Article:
In vitro, we detected low CXCR4 expression on only one of eight glioma cell lines tested. In contrast, CXCR7 was transcribed on all glioma cell lines screened. Glioma cell lines are generated by several passages in medium containing FCS, conditions that are unfavorable for tumor stem cells. These can be cultivated under serum-free conditions (neurosphere medium) in the presence of bFGF and EGF (20, 21). In short-term cultures comparing these stem cell–favoring and conventional culture conditions, glioma spheres showed markedly higher CXCR4 and lower CXCR7 expression than primary cultures in FCS-containing medium. In accordance, a glioma stem-like cell line showed high CXCR4 and low CXCR7 expression. FCS-induced differentiation drastically diminished CXCR4 expression and induced CXCR7. Effects were particularly high in glioma stem-like cells precultivated with LIF. It seems that the addition of this cytokine improves the preservation of the stem cell character compared with bFGF and EGF alone. Thus, in situ and in vitro findings suggest that CXCR7 is expressed on “differentiated” glioma/astrocytoma cells, whereas CXCR4 is found more on glioma stem cells.
Thus, CXCR7 is a frequent receptor in glioblastomas in situ and in particular on glioma cells in vitro. Thus far, it is unclear to what extent CXCR7 could be considered as a signaling receptor when expressed alone or in combination with CXCR4 (8, 32). Recent studies with hCXCR7-transfected HEK293 cells and rat vascular smooth muscle cells that endogenously express CXCR7 (33) show a “nonclassical positive signaling” of CXCR7 through β-arrestin–mediated (processes that last for >10 minutes), but not through Gαi-mediated mechanisms (although other G protein–mediated ones were not excluded). In glioma cells that express only CXCR7, we could detect limited but pronounced effects upon CXCL12 stimulation: a transient phosphorylation of Erk 1/2 and an inhibition of camptothecin- and temozolomide-induced apoptosis were observed, but no effects on cyclic AMP production, proliferation, or chemotaxis as often reported for CXCR4 (5, 34). Erk phosphorylation could be reduced by the phosphoinositide-specific phospholipase C inhibitor, U73122, but not by the protein kinase A inhibitor, KT5720. The extent of the involvement of β-arrestin–mediated mechanisms and other mechanisms (which might explain the different activation kinetics) should be investigated in further detailed studies. It is tempting to speculate that some of the previously reported effects of CXCL12 on glioma cells, such as phosphorylation of kinases, induction of gene expression, or prevention of apoptosis, were at least in part mediated through CXCR7 (4, 35, 36).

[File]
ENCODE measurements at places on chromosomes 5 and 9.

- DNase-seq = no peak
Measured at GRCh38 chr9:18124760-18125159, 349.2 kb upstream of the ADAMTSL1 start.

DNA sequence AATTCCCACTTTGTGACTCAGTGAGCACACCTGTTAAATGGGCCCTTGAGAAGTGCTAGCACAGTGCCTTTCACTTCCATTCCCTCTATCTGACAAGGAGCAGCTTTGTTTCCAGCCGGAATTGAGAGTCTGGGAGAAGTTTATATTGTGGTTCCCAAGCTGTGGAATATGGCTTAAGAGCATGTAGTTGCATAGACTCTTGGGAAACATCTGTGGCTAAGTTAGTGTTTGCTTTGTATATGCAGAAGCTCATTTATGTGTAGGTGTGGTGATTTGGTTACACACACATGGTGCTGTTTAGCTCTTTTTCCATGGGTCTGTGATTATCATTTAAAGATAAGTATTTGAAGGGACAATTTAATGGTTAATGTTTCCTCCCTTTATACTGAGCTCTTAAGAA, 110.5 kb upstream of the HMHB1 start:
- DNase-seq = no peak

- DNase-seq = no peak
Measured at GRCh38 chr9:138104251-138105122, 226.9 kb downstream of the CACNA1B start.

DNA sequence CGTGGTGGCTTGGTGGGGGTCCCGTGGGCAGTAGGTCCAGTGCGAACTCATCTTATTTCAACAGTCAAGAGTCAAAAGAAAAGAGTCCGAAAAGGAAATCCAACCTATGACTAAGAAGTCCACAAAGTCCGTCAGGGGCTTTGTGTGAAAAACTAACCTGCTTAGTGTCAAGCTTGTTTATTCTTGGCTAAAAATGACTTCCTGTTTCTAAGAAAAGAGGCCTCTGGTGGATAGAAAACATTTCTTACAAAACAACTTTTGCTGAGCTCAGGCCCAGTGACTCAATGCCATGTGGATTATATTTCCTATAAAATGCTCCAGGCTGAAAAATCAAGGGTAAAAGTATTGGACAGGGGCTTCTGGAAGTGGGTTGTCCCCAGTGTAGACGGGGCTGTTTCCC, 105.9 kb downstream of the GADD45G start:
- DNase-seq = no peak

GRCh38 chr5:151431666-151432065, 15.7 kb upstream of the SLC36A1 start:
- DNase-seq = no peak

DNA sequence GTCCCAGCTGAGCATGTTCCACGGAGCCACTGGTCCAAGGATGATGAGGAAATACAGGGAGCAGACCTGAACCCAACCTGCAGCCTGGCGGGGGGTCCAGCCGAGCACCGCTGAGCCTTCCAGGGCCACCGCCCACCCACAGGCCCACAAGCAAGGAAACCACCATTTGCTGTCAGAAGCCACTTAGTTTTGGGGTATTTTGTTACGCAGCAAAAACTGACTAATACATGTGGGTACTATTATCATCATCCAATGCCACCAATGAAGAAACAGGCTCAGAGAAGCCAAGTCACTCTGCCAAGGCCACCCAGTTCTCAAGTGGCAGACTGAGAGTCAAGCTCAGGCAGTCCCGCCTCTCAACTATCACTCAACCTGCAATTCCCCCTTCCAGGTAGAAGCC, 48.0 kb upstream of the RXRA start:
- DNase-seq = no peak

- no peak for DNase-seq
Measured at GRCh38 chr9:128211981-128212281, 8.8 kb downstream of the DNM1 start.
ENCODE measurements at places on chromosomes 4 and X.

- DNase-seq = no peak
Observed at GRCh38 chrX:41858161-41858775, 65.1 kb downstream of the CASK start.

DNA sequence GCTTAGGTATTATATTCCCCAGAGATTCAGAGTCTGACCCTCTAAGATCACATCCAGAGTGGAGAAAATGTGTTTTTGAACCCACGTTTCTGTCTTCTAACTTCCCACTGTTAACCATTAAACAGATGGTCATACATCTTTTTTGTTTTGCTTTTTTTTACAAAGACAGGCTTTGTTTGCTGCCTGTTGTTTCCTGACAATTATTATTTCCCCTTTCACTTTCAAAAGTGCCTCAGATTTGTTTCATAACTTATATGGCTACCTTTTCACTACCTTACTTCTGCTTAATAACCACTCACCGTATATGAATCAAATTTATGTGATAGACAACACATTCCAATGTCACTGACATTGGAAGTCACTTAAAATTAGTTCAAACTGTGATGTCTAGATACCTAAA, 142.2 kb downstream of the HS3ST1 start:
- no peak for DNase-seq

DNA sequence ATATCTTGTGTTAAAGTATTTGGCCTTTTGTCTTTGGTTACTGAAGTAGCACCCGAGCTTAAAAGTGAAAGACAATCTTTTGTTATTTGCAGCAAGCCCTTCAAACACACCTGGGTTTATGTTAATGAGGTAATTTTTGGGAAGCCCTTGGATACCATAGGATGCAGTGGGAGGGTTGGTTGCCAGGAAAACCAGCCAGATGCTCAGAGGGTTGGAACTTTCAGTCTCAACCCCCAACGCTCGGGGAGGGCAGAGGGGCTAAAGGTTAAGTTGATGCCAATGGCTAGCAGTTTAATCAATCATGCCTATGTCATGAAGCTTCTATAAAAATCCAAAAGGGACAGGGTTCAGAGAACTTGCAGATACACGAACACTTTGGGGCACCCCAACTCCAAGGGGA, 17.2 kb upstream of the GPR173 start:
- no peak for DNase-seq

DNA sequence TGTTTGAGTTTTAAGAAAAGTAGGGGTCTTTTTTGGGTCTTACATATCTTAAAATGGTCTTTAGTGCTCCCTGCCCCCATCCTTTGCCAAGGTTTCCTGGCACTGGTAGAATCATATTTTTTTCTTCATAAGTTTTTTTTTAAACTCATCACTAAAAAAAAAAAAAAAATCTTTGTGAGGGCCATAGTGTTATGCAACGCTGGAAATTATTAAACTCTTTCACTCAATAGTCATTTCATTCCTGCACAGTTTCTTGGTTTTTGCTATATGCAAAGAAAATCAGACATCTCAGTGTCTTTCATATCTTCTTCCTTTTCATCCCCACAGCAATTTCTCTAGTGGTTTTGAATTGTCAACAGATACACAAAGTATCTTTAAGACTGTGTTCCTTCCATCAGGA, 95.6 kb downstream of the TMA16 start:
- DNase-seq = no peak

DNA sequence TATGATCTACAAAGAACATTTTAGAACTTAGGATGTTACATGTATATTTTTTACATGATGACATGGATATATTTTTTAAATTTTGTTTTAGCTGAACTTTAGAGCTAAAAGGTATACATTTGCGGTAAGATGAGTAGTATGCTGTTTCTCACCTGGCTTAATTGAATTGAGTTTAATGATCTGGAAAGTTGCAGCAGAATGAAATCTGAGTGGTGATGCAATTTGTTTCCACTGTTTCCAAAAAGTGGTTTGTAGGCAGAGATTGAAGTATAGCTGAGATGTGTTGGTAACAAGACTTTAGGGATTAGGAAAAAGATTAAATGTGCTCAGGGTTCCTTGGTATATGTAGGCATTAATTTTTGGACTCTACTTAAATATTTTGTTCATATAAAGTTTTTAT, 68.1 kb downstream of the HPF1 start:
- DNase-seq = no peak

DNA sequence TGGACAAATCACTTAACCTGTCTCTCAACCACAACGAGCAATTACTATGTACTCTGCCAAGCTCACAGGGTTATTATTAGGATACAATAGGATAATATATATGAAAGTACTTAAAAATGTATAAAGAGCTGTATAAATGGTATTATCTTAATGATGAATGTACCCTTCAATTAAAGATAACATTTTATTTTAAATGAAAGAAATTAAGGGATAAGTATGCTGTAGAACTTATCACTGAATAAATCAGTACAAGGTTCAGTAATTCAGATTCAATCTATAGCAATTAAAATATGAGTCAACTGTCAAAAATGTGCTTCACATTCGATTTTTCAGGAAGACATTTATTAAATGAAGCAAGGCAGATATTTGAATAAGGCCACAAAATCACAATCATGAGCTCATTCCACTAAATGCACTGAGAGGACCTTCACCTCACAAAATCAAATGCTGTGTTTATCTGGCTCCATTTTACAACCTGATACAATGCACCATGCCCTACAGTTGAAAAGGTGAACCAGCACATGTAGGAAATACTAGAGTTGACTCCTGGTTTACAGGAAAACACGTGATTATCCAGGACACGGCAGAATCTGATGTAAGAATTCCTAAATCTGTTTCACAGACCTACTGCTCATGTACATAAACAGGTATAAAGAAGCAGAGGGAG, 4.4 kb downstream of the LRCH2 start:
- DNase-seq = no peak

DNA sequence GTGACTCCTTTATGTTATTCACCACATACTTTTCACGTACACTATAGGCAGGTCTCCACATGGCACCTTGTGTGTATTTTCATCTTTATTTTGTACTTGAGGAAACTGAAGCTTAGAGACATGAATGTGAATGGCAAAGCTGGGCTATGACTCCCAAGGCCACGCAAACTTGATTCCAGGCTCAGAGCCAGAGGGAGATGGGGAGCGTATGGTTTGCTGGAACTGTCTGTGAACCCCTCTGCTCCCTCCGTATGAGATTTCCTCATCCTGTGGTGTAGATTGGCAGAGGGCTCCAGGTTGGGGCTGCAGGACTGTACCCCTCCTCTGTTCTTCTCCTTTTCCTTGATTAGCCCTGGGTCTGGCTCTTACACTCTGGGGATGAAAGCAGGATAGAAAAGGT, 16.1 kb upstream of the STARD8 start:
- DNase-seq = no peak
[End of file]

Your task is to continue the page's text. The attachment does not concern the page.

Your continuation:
Thus, tumor (or neural) stem cells seem to be attracted and nourished by glioma-produced CXCL12 via CXCR4, whereas the bulk of differentiated glioma cells is protected from apoptosis via CXCR7, which may also have a CXCL12-binding function to a certain extent. The interplay of CXCR4 and CXCR7 in tumor endothelial cells and CXCR7 function on tumor-invading microglial cells shall be elucidated in future experiments.
Disclosure of Potential Conflicts of Interest
M. Penfold and T.J. Schall own a patent on the inhibitor used in this study, though not for clinical use. The other authors disclosed no potential conflicts of interest.
We thank Martina Burmester, Clemens Franke, Dagmar Leisner, Miriam Lemmer, Brigitte Rehmke, and Jörg Krause for expert technical assistance.
Grant Support: “Hensel-Stiftung” (Hensel Foundation) of the University of Kiel and by Deutsche Forschungsgemeinschaft Excellence Cluster “Inflammation at Interfaces”.
The costs of publication of this article were defrayed in part by the payment of page charges. This article must therefore be hereby marked advertisement in accordance with 18 U.S.C. Section 1734 solely to indicate this fact.